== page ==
Madras High Court
Madras High Court
Litigation News

Court cannot ratify an arbitral award ex post facto by extending time: Madras High Court [Read Order]

The ruling was passed on a reading of Section 29A (4) of the Arbitration and Conciliation Act, 1996.

Meera Emmanuel

The Madras High Court on Friday clarified that where an arbitral award is passed after the expiry of the period stipulated for passing the same, the Court cannot retrospectively validate such an award by granting an extension of time afterwards (Suryadev Alloys and Power Pvt. Ltd. v. Shri Govindaraja Textiles Pvt. Ltd.).

Justice PT Asha passed the ruling on a reading of Section 29A (4) of the currently prevailing Arbitration and Conciliation Act, 1996, opining that, "The language of Section 29A(4) clearly stipulates that if the award is not made within the stipulated period or the extended period then the mandate of the Arbitrator stands terminated unless extended by Court."

While this is the case, the Bench further held that,

"... even the Court cannot ratify an award ex post facto by extending the period in a petition filed under Section 34 by an aggrieved party."
Madras High Court

Ordinarily, a 1 year period is stipulated under Section 29A (1) of the amended Arbitration Act of 1996 to complete arbitral proceedings. The same can be extended by another six months with the consent of the parties under Section 29A (3).

Notably, Section 29A (4) states, "If the award is not made within the period specified in sub-section (1) or the extended period specified under sub-section (3), the mandate of the arbitrator(s) shall terminate unless the Court has, either prior to or after the expiry of the period so specified, extended the period."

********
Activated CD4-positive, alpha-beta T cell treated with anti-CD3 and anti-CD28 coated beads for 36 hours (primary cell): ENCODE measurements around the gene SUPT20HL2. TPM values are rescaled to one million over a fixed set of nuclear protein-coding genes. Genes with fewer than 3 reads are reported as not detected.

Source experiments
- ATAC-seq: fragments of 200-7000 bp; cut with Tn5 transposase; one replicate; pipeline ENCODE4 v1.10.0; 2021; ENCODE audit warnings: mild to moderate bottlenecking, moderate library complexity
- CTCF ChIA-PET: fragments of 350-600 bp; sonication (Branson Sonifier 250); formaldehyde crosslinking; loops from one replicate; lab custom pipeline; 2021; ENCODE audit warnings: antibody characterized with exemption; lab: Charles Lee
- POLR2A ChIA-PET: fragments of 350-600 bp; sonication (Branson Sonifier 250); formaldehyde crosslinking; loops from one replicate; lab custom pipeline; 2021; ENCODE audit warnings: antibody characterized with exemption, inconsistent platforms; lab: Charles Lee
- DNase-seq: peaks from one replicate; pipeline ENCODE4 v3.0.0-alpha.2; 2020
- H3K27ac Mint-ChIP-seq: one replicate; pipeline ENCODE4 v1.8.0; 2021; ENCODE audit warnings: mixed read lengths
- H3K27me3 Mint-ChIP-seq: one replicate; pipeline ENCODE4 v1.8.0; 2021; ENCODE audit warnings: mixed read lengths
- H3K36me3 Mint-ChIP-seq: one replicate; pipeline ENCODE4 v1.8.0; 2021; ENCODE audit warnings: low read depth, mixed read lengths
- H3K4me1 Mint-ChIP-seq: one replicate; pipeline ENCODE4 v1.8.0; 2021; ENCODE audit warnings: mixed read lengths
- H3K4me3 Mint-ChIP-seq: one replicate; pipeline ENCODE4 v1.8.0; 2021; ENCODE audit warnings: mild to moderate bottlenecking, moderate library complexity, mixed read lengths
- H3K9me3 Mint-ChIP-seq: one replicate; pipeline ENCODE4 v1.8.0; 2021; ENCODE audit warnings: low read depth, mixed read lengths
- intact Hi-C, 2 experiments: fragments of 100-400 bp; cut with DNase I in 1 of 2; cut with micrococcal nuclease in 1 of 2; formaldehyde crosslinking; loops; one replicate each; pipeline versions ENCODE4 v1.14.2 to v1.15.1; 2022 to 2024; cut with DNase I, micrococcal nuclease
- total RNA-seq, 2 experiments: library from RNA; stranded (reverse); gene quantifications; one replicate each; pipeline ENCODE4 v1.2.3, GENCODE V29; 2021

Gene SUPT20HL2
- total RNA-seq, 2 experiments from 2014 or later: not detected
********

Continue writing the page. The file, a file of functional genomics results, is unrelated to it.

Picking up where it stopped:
The Court noted further that, as per Section 29A (4), "it is only the Court that can extend the period for making of the award after the expiry of the One year period under Section 29A(1) or the extended period under Section 29A(3)."

The Court compared this provision to Section 28 of the earlier Arbitration Act of 1940, which stated that, "The Court may, if it thinks fit, whether the time for making the award has expired or not and whether the award has been made or not enlarge from time to time, the time for making the award."

The Court pointed out that this (now-repealed) provision empowered the Court to validate an arbitral award even if it was passed after the extended period has expired.

In other words, "Since the provisions of Section 28(1) of the 1940 Act gives express power to the Court to enlarge the time even after the making of the Award, the Award passed after the extended period can be validated."

However, the 1996 Arbitration Act limited the scope of the Court's intervention on this count under Section 29A.

"Unlike, the language of Section 28(1) of the 1940 Act which expressly empowers the Court to extend the time even after the award has been made, a similar power has not been incorporated in Section 29A of the 1996 Act."
Madras High Court

In the case before the Court, the arbitral award had been passed around six months after the time for the same, as extended by the Court once, had expired.

As such, the Court noted that the award was passed at time when the arbitrator's mandate had expired, and in the absence of any further extension for passing the award.

Applying Section 29A (4) as detailed above, the Court found that it did not have the power to validate such an award. Therefore, it set aside the arbitral award.

Read the Order:

Suryadev Alloys and Power Pvt. Ltd. v. Shri Govindaraja Textiles Pvt. Ltd. - Madras HC Judgment.pdf
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